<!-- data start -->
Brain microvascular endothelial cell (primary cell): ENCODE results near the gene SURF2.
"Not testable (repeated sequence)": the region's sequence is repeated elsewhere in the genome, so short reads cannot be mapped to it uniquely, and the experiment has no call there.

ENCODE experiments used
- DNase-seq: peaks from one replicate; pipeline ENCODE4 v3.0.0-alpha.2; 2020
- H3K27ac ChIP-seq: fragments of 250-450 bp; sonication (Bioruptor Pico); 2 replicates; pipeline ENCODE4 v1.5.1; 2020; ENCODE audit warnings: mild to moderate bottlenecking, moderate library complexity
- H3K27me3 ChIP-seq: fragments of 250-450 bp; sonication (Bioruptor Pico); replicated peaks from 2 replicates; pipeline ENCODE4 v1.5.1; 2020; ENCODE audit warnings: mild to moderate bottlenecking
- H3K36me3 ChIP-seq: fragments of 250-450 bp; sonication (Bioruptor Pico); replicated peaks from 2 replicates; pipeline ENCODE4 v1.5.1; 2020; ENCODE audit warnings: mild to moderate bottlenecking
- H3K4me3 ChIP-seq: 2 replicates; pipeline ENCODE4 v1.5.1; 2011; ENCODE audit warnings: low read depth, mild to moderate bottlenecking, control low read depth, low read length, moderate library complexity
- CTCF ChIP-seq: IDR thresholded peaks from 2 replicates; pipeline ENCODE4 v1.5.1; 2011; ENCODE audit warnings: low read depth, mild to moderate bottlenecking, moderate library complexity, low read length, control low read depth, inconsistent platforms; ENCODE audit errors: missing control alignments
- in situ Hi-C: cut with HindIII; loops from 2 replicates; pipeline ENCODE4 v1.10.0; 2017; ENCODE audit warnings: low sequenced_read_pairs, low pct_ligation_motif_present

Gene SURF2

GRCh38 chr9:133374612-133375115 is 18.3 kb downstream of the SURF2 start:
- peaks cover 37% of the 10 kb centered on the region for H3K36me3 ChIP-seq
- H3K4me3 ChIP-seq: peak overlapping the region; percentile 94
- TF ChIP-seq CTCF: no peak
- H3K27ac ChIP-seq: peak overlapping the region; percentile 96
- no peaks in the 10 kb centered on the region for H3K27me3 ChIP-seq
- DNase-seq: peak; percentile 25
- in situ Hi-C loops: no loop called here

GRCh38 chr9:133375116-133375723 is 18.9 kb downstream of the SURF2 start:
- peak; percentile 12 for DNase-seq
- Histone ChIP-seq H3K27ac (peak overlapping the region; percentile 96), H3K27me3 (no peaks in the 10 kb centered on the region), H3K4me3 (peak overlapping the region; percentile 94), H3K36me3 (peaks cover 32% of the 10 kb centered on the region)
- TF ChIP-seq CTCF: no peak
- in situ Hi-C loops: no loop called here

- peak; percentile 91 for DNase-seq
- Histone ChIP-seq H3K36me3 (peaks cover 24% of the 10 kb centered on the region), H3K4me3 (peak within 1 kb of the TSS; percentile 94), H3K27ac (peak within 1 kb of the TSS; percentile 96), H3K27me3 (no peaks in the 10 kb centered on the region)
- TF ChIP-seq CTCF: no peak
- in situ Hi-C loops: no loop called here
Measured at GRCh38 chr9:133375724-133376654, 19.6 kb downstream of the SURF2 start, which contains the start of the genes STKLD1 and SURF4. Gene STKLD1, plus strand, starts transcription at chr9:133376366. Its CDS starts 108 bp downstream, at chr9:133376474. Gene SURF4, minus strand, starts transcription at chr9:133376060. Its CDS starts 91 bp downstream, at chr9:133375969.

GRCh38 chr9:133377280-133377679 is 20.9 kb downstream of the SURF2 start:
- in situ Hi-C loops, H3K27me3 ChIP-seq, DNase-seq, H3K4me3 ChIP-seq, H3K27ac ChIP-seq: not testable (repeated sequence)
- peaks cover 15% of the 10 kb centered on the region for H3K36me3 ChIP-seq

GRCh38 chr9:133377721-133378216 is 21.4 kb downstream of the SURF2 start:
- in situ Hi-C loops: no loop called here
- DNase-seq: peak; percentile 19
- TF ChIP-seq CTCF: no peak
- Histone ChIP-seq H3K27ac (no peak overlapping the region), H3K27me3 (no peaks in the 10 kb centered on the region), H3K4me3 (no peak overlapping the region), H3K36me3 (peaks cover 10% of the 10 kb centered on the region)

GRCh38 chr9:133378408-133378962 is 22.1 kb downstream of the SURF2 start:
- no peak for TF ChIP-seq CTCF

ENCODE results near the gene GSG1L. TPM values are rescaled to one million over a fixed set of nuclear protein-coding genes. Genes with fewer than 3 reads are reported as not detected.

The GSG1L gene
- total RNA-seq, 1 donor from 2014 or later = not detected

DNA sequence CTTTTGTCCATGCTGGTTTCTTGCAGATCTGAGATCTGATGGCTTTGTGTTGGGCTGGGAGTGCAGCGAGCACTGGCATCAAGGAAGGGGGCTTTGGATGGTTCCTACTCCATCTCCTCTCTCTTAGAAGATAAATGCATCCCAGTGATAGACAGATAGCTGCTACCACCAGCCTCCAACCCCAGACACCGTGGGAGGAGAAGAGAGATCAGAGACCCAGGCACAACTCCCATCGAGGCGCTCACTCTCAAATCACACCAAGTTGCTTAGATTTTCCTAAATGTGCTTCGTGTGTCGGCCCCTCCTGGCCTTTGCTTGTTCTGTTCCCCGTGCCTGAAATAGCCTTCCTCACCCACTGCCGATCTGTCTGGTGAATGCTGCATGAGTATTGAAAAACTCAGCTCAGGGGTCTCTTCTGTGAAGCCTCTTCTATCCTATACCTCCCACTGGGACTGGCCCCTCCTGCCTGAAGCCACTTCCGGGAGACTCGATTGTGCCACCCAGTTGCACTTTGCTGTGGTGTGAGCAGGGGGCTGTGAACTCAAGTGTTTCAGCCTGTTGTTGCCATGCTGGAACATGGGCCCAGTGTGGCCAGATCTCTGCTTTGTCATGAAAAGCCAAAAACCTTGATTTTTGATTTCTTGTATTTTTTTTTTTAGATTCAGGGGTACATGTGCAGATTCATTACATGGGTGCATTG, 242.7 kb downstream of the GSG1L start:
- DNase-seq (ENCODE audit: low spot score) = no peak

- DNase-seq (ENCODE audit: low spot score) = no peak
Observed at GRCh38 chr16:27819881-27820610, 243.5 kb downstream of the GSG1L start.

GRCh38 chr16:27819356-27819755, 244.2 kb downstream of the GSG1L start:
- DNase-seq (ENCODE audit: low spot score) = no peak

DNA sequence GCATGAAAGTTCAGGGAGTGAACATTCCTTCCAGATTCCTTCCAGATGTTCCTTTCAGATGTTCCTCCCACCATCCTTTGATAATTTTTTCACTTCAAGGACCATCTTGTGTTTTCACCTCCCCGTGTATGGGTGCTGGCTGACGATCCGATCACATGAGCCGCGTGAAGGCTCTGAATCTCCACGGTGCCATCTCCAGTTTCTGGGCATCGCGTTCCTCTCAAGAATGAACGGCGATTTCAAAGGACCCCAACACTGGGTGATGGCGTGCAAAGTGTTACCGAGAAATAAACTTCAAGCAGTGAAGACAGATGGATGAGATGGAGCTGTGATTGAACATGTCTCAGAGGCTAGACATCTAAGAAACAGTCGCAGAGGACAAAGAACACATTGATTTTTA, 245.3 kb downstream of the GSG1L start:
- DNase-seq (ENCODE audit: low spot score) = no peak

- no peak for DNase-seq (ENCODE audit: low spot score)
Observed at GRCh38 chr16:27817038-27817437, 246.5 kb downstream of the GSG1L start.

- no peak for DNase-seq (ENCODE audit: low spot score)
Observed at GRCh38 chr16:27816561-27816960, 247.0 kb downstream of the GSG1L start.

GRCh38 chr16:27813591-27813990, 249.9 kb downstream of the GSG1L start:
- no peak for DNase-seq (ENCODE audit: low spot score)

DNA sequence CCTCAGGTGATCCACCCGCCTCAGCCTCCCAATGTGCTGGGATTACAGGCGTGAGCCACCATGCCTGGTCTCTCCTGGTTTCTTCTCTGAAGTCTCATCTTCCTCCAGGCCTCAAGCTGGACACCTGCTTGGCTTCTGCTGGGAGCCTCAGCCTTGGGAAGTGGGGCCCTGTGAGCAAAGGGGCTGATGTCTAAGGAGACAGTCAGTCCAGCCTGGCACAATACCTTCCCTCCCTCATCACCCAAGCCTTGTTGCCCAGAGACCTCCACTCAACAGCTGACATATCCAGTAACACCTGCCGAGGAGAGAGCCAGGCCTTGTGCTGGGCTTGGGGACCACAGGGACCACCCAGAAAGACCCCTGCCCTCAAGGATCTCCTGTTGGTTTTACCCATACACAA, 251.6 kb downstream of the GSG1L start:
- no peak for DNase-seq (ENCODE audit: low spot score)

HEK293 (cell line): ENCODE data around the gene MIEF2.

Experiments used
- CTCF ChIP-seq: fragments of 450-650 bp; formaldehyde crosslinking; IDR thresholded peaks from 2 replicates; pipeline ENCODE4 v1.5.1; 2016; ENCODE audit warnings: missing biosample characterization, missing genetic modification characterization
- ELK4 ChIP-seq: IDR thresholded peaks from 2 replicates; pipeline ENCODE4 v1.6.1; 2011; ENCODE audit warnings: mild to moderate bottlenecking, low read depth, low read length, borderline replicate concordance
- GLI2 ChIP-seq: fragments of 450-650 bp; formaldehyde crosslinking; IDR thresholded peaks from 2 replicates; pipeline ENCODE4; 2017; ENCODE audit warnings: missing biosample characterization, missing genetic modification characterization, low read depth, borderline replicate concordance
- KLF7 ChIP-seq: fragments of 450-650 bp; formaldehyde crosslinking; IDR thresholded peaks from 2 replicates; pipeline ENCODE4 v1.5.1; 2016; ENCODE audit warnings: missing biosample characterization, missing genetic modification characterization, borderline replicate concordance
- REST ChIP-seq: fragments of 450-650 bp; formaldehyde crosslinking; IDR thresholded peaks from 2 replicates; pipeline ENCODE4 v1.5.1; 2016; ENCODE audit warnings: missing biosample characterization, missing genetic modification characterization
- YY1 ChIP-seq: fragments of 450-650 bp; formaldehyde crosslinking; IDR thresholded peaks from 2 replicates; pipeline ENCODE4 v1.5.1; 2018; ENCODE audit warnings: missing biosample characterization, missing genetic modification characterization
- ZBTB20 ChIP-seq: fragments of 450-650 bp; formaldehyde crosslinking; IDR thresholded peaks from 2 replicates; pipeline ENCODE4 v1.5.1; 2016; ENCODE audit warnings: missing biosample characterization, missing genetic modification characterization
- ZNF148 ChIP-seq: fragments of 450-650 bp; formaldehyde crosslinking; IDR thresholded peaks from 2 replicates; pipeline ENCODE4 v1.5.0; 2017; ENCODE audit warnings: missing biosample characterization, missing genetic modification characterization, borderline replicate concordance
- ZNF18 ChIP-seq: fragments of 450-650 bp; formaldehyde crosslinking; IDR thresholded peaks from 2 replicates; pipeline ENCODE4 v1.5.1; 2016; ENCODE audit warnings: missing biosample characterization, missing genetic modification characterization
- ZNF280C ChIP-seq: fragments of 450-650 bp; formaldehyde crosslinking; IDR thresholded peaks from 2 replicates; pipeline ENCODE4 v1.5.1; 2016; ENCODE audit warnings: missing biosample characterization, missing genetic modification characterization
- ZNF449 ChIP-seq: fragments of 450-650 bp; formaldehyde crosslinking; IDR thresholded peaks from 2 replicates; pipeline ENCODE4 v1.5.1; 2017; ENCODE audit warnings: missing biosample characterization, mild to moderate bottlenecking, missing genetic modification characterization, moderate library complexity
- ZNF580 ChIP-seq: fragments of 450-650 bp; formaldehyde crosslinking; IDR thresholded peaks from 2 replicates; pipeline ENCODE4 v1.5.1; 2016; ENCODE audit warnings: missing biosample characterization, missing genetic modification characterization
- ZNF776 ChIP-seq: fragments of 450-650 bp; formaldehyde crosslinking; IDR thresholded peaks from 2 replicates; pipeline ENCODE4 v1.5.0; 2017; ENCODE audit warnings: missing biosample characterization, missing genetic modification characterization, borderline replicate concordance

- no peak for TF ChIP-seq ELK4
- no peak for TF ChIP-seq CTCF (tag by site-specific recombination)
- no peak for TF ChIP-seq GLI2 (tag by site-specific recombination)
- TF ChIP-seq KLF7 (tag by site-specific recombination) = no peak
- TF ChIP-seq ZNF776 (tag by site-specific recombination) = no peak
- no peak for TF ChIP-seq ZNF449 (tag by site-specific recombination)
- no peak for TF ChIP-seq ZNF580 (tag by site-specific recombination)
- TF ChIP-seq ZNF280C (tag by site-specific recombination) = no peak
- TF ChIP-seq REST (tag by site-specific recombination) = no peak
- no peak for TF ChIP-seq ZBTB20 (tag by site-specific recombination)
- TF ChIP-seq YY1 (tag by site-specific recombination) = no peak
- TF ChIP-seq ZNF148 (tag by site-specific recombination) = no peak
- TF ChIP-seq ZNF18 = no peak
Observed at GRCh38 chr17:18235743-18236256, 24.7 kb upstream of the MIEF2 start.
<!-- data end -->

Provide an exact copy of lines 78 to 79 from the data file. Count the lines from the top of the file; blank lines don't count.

- TF ChIP-seq ZNF776 (tag by site-specific recombination) = no peak
- no peak for TF ChIP-seq ZNF449 (tag by site-specific recombination)